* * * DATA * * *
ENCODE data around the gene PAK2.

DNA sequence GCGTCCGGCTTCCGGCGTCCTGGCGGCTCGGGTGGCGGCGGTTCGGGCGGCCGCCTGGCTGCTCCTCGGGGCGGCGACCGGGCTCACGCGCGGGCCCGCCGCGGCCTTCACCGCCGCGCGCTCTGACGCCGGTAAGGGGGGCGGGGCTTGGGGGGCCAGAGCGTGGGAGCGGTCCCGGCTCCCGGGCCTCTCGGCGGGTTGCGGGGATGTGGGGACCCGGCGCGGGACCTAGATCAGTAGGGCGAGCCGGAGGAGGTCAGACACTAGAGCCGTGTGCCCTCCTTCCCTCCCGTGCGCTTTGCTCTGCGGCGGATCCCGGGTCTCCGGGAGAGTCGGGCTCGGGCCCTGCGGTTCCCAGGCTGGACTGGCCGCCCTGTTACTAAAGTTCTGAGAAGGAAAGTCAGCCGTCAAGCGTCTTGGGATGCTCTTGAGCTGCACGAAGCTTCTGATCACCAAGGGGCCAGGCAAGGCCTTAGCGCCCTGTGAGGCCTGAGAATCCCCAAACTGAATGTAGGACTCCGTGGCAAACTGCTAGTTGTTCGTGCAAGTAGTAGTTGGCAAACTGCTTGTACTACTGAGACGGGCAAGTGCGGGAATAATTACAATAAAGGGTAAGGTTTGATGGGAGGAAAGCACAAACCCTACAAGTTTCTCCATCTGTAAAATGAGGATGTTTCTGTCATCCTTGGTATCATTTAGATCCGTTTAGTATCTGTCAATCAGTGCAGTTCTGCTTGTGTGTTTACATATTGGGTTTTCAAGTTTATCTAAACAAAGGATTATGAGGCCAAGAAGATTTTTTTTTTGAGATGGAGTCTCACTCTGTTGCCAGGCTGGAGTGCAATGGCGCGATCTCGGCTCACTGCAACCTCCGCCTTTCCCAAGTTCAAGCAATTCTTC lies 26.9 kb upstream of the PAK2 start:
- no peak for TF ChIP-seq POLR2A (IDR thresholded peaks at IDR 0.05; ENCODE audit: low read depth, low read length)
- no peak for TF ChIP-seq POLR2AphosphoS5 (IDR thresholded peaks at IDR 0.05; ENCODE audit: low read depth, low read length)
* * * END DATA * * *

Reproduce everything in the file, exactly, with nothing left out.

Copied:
ENCODE data around the gene PAK2.

DNA sequence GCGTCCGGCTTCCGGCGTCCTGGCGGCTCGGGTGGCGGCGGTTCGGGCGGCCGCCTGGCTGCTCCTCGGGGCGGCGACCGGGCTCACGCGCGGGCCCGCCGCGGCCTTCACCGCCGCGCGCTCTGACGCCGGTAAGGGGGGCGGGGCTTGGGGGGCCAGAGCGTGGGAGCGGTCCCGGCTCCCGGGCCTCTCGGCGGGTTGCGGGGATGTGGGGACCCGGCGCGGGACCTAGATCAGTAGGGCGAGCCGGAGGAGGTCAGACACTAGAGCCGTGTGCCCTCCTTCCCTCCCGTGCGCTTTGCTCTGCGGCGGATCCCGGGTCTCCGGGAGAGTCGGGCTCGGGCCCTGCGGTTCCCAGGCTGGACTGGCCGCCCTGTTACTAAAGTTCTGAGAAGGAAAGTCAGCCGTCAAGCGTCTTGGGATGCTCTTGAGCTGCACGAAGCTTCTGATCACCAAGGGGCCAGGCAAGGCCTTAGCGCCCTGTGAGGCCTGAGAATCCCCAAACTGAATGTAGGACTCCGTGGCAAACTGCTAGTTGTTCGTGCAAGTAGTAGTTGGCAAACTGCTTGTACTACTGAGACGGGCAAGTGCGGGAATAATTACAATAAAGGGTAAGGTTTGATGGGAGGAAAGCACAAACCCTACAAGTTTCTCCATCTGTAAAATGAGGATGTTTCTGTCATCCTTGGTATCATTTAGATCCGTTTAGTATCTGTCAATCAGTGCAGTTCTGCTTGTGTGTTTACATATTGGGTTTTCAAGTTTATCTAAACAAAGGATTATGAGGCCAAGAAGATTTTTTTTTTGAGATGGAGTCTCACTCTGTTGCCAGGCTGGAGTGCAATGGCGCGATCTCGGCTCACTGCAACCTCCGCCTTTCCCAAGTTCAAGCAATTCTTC lies 26.9 kb upstream of the PAK2 start:
- no peak for TF ChIP-seq POLR2A (IDR thresholded peaks at IDR 0.05; ENCODE audit: low read depth, low read length)
- no peak for TF ChIP-seq POLR2AphosphoS5 (IDR thresholded peaks at IDR 0.05; ENCODE audit: low read depth, low read length)